"Predictions are difficult, especially about the future." —Yogi Berra
These words of wisdom are attributed to Yogi Berra, the former Yankees catcher, manager, and coach, and count as only one of the many pearls of wisdom imparted to us by Yogi. This one, however, applies to what we may see in the development of food safety microbiology markets in the coming years.
What do I mean by that? The markets surrounding microbiology testing have been changing rapidly in recent years, and this change will continue (and possibly accelerate) over the long term. The rapidly increasing sensitivity of diagnostic testing technology is not only enabling us to see things that previously went undetected, but also opening up new regulatory challenges.
An impediment to this evaluation is our cloudy short-term view. Current conditions in worldwide markets at the time of this writing are unstable. The recovery from COVID-19, the resulting supply chain disruptions, global inflation, currency fluctuations, and the war in Ukraine—which has disrupted food markets in eastern Europe as other countries attempt to make up for lost food production from Ukraine and Russia—are but a few of the factors making the short-term view difficult to see.
Let us see if Yogi was right, as we take a look at some of the key factors that will affect testing markets in the coming years.
The economic factors resulting from the recovery from COVID-19 and supply chain issues have driven inflation rates not seen in decades. At the time of this writing, we are seeing inflation rates in the U.S. and Canada in the range of 7–8 percent and at 10 percent in the EU. Many other areas of the world are dealing with inflation rates close to 15–20 percent. This further adds to the costs of new tests, reducing adoption.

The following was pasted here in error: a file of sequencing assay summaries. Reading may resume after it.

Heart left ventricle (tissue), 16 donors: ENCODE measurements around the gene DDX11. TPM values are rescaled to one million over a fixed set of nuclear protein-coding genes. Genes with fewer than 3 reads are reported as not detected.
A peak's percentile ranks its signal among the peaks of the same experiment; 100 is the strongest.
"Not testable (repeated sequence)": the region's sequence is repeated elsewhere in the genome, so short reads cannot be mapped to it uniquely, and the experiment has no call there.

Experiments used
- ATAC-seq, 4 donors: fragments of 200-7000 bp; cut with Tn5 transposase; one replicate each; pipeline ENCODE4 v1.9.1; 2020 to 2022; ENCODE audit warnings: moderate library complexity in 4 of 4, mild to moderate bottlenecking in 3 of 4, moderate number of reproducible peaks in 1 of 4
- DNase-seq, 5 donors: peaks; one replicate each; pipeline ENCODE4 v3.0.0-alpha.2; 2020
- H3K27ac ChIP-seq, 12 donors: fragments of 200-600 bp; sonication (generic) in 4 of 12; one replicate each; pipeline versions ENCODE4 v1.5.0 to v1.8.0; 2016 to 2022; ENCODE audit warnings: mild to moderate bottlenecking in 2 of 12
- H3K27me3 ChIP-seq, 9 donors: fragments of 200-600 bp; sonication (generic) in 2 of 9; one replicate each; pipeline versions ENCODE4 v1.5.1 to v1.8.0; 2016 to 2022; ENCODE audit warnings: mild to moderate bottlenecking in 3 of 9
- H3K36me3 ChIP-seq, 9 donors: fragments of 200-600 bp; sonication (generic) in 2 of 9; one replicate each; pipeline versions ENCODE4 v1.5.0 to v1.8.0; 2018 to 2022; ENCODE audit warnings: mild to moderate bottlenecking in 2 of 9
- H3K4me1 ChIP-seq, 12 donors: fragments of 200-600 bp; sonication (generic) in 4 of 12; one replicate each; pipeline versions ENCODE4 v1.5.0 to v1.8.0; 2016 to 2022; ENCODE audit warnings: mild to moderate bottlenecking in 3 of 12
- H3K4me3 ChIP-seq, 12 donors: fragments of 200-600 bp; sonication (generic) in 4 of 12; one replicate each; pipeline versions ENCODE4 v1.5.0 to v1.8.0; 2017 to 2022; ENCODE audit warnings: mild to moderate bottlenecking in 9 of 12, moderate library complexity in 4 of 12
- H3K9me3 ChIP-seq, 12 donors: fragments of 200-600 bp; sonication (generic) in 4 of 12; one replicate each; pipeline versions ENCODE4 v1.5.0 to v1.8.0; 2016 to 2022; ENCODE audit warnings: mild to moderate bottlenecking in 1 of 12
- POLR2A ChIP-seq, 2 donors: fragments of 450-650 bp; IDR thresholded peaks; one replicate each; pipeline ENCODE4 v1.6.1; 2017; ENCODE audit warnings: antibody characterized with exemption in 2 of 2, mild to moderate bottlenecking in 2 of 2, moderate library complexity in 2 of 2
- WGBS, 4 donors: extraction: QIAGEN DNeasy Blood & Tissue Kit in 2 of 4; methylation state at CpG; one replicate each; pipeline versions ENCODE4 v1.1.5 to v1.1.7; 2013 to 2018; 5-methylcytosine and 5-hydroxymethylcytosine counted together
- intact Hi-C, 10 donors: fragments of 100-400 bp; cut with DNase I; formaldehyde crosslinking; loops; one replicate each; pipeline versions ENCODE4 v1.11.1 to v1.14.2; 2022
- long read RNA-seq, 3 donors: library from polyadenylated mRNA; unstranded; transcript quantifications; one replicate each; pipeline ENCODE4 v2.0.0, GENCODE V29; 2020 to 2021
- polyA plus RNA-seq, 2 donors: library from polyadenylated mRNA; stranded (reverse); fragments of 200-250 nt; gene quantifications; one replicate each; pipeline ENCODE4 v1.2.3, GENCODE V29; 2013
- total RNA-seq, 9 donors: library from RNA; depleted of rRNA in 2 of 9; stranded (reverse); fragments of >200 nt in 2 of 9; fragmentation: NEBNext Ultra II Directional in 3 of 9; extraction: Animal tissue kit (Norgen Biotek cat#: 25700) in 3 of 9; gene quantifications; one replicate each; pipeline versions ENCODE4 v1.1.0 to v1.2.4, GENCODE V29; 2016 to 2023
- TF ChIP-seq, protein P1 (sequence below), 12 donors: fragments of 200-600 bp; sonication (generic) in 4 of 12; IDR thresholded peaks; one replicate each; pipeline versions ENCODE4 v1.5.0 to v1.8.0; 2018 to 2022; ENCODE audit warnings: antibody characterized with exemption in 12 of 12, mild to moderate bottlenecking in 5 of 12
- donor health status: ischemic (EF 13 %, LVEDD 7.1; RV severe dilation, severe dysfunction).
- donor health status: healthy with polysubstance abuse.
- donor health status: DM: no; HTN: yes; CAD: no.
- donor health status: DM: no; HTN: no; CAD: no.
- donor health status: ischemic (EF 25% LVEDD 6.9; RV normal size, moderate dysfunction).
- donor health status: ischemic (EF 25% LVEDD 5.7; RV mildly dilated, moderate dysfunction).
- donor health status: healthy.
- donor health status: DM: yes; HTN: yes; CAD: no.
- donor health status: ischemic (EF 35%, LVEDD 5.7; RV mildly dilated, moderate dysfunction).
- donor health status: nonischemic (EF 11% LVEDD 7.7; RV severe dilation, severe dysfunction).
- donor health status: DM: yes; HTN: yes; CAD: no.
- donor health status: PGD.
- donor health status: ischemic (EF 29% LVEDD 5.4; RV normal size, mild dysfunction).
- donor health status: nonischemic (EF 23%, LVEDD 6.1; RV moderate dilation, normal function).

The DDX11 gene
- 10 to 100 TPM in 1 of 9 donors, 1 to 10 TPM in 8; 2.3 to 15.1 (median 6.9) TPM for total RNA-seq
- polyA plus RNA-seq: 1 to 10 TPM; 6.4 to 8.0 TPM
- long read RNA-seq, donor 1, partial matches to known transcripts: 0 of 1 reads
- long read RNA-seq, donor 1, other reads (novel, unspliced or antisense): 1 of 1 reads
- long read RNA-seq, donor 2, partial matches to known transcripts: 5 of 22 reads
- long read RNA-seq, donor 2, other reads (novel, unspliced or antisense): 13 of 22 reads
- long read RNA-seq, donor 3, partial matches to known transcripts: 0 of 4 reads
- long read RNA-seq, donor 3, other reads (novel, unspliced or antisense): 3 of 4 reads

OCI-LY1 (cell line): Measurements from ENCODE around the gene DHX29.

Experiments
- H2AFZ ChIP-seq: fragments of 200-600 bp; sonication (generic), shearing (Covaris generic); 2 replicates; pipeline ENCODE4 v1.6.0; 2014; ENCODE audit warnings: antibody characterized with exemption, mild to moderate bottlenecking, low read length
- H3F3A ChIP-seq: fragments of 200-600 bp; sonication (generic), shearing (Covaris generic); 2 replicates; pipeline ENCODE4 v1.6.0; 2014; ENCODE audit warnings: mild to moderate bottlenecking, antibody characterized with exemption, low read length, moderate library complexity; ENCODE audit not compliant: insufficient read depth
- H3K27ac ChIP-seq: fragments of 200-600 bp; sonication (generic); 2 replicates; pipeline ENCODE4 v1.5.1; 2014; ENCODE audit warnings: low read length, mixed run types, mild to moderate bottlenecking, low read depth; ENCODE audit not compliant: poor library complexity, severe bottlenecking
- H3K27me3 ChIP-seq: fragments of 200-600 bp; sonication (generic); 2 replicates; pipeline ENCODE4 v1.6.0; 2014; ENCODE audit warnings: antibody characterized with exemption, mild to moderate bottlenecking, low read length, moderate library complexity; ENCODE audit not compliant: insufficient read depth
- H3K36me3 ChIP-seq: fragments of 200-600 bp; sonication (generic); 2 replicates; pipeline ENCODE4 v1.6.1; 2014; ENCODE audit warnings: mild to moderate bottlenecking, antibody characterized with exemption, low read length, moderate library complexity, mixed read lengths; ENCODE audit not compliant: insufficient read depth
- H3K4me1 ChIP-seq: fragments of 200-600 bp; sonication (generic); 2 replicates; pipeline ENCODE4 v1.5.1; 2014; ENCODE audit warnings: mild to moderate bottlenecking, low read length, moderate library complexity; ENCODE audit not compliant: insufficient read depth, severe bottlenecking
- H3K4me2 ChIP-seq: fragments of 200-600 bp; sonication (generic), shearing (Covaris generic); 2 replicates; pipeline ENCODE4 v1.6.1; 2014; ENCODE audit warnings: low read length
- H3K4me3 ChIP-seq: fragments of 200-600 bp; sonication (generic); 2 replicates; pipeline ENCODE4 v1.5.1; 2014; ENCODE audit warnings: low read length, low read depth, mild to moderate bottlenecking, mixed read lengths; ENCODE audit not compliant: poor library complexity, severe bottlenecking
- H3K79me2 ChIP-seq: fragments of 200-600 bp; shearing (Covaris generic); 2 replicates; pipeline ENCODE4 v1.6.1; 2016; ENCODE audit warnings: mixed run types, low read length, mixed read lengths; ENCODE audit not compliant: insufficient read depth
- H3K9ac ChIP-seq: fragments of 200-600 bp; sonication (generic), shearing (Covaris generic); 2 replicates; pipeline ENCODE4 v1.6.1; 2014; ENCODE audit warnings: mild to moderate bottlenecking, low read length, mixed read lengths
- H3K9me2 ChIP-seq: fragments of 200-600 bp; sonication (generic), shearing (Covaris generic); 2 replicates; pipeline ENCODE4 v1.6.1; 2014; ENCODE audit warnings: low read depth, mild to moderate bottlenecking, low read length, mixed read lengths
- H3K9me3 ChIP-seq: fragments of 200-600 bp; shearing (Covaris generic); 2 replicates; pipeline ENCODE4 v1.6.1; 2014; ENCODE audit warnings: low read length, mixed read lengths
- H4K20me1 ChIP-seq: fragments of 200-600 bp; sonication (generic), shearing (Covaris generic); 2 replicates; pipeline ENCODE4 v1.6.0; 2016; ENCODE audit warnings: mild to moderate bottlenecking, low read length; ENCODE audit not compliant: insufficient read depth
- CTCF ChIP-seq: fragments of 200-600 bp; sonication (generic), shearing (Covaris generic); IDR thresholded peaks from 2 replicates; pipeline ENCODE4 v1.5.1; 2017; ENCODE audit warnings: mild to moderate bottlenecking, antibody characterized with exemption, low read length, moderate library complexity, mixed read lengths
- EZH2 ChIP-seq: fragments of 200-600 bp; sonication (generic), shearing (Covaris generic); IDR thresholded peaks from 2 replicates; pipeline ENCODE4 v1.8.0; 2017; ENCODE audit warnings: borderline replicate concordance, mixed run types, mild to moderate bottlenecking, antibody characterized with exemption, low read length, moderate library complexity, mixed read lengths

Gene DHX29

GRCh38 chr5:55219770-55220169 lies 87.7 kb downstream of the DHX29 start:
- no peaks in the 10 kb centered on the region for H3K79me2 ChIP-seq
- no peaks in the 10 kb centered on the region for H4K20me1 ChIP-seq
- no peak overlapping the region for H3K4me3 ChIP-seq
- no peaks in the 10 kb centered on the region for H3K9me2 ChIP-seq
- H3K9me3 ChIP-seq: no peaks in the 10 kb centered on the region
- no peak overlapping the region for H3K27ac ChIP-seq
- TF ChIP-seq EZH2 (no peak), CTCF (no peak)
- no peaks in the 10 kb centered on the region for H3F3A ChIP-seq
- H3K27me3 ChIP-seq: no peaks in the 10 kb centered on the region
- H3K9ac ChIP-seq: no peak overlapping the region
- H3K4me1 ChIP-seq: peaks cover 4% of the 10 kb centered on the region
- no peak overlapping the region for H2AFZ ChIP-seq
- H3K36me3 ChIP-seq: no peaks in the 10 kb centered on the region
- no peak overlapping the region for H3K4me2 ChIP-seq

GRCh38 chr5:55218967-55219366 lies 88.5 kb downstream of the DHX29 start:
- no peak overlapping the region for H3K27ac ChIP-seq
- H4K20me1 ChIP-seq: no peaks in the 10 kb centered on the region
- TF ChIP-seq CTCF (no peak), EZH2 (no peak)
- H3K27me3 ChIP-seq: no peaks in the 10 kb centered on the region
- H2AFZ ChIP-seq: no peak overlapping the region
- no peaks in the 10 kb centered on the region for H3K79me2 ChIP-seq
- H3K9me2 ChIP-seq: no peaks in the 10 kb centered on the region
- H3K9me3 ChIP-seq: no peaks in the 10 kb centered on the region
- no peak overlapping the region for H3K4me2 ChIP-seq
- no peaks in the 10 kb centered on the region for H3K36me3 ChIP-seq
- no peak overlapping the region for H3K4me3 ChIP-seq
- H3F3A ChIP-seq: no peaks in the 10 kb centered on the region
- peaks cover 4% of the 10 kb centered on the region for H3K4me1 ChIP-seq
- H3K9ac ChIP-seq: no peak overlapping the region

The differences in the rates of inflation and other factors also cause an increase in the relative strength of the dollar and the euro. These stronger currencies in the home countries of most of the developers of advanced diagnostic tests adds to the relative prices of their tests and drives users back to lower-priced tests. This is especially the case in areas where the use of rapid tests is not as saturated as it is in North America and Western Europe. We frequently hear from food processors in other regions that a major impediment to adoption of advanced methods is that they are "too expensive." With lower labor costs for media preparation and the higher acceptability of being able to use traditional growth media methods, many of these companies will either revert or fail to convert in the first place, as high prices present a disincentive.
Inflation will also reduce the overall volume of testing in many markets. To put this point bluntly, many companies will simply test less than they have been in order to reduce costs. This will not be the case for the multinational processors that have largely harmonized their testing across geographies, but it will be the case for many smaller and mid-sized processors around the world that do not have the discipline to continue testing (and other food safety functions) in the face of higher costs.
For many of us, the thought of reducing food safety testing to save a little money seems risky, if not downright dangerous, but this thought is not universal. Unlike the food markets in North America and Western Europe, where significant consolidation of producers has occurred and a substantial share of the market is dominated by large, multinational companies, food production in other world regions is largely completed by very small producers with perhaps fewer than 50 employees. These companies will be more likely to reduce their food safety efforts in order to reduce costs.
One expert I work with characterized one of these national markets by saying, "The largest 5 percent of the plant locations in the market will be multinationals with very high standards, and the next 5–10 percent will be export-oriented, larger, domestic companies that will do the minimum to meet the necessary standards." He characterized the remaining 75–80 percent as "better not to know." The companies in this last category will likely reduce their volume of testing, and they will use the least expensive methods possible. This will reduce the overall value of the market, at least in the short term, creating an impediment to growth until market and price stability return.
When projecting the size and growth of testing markets, the two most important factors are the volume of testing and the pricing of those tests, which together result in the overall market value. In the more than 25 years that Strategic Consulting has been analyzing food safety testing markets, the average growth of overall microbiology test volume has been approximately 6 percent. In that same period, the overall growth of test value, driven by pricing, has exceeded test volume growth by an average of roughly 1–2 percentage points, leading to a market compound annual growth rate (CAGR) of 7–8 percent.